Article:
Commissioning: A Primer
I commission buildings. And while commissioning in the AEC profession isn’t a new concept (by a couple of decades), I still have people ask me what commissioning is. So I’m going to answer that question as simply as I can in this article.
To start, consider this: If you and your family were buying a boat to sail around the world, would you just take one off of the assembly line and head straight out to sea? Or would you instead choose to have an expert test the craft to make sure everything is working correctly and even train you in its proper usage before you set out? I’m confident that any sane person will choose the latter option.
I’m starting with this analogy because the term actually originates in shipbuilding. A commissioned ship is one that has had its materials, systems and staff successfully complete a thorough quality assurance process. They go through this process because a ship comprises diverse moving parts, complex equipment and technologies, and construction standards that are critical to staying afloat. The AEC profession adopted this process because today’s buildings are no less complex - and in their own ways, no less critical in their operations than that of a boat staying above the water. For an energy-efficient school to run effectively, the engineering systems need to be tested and calibrated; for a prison to stay secure 24/7, the operators need to confirm that all the security systems are in working order; for a high-tech office to work effectively, users need training in the cutting edge tools; and etc.
When a building is commissioned it undergoes an intensive quality assurance process that begins during design and continues through construction, occupancy, and operations. Commissioning ensures that the new building operates as the owner intended and that building staff are prepared to operate and maintain its systems and equipment. David Allen has written a great article in CSE outlining the importance of involving commissioning specialists in every stage of project design and construction. I encourage you to read it. Rather than cover that ground again here, I’ll detail out two additional types of building commissioning: retro-commissioning, and re-commissioning.
Retro-commissioning is the application of the same process to existing buildings. Retro-commissioning is a process that seeks to improve how building equipment and systems are operating and functioning together. Depending on the age of the building, retro-commissioning can often resolve problems that occurred during design or construction, or address problems that have developed throughout the building’s life. In all, retro-commissioning improves a building’s operations and maintenance (O&M) procedures to enhance overall building performance.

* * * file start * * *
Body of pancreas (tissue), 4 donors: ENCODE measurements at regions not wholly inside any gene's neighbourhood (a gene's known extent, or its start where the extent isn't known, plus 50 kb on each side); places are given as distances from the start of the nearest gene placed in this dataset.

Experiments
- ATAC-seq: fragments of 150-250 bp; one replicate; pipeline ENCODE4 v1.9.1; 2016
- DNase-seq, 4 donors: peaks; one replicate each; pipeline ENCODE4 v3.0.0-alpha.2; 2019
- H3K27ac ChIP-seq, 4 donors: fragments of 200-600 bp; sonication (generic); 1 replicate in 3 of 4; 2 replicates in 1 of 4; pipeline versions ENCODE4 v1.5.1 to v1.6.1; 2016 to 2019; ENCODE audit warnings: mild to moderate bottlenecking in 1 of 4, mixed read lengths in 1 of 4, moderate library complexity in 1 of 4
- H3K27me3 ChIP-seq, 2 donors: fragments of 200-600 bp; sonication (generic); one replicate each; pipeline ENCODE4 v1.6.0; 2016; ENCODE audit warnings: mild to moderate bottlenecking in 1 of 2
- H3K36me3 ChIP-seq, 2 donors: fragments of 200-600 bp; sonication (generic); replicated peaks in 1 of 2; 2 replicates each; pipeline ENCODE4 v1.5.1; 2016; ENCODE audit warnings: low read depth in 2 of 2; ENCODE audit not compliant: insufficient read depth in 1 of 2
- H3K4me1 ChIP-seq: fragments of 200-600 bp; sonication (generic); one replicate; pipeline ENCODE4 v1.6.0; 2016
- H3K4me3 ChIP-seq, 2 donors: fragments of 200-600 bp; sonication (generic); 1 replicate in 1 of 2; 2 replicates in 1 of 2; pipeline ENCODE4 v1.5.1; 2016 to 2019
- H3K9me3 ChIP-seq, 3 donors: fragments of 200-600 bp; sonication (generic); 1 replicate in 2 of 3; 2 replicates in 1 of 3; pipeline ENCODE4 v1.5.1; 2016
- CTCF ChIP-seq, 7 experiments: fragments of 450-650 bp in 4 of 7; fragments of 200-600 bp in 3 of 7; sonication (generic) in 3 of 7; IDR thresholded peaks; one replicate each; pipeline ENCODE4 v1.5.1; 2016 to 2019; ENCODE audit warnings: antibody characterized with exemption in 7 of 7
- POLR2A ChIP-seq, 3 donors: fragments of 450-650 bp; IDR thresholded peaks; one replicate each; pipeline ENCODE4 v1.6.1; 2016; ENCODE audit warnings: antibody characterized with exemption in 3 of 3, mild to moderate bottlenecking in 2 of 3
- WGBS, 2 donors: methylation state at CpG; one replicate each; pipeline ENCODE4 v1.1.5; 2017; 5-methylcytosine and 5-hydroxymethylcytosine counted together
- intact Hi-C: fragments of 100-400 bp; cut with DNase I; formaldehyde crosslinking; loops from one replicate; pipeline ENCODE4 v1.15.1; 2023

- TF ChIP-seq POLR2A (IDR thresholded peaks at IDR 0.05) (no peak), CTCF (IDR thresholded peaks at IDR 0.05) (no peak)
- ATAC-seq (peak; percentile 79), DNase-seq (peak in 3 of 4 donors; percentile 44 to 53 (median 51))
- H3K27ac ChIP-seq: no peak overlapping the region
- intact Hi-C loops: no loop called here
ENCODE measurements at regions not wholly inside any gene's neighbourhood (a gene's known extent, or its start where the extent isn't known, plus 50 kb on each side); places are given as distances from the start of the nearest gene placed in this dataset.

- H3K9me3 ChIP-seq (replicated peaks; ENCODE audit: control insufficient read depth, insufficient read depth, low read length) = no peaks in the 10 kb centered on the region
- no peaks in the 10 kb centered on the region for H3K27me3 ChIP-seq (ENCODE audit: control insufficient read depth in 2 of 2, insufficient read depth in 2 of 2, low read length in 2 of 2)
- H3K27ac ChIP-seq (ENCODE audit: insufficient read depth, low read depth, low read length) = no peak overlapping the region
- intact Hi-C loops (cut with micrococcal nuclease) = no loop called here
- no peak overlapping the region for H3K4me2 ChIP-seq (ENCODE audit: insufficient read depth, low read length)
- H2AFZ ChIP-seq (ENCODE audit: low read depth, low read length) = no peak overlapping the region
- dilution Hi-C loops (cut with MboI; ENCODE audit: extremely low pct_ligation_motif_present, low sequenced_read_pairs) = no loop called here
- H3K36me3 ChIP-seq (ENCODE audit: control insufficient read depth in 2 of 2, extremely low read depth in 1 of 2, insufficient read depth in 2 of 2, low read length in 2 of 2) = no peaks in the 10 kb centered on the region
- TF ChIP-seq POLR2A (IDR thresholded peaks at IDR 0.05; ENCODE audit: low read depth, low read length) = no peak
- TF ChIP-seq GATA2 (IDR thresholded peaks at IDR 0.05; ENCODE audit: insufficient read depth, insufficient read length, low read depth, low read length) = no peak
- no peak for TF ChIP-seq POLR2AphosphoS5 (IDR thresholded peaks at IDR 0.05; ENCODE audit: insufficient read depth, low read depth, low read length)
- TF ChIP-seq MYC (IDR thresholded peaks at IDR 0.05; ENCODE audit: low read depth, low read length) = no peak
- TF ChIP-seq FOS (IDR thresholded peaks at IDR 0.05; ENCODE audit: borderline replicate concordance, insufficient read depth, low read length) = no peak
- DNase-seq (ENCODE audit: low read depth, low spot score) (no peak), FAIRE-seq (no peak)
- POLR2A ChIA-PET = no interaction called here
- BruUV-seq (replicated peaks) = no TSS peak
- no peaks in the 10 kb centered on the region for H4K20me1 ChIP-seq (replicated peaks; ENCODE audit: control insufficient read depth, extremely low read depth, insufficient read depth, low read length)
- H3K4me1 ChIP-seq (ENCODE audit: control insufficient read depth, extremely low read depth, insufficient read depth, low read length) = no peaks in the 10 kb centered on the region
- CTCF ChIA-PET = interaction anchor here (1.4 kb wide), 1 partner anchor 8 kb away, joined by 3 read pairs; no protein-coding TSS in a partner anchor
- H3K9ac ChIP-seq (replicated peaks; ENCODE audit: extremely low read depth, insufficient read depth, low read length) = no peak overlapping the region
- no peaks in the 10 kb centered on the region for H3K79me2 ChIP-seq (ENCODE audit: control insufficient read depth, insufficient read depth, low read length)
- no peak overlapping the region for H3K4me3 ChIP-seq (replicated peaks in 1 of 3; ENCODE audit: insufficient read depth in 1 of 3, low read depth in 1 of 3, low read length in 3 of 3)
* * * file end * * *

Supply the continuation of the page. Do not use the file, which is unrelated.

Re-commissioning is another type of commissioning that occurs when a building that has already been commissioned undergoes another commissioning process. The decision to re-commission may be triggered by a change in building use or ownership, the onset of operational problems, or some other need. Ideally, a plan for re-commissioning is established as part of a new building’s original commissioning process or an existing building’s retro-commissioning process.
Certain states require retro-commissioning, and then re-commissioning every five years for buildings more than 50,000 square feet in size. Re-commissioning is one of the steps that can be taken to ensure that retro-commissioning and other efficiency measures last and to ensure the persistence of their associated benefits.
That’s it, a simple definition of building commissioning. The details of what we actually do are definitely more complex, but the most important thing to understand is this: without commissioning, it’s unlikely that your facilities are operating optimally. Commissioning opens up opportunities for sustainable operations, for better performance for your users, and for utilities cost savings once your systems are optimized. If you have more questions, I encourage you to add a comment below or contact me directly.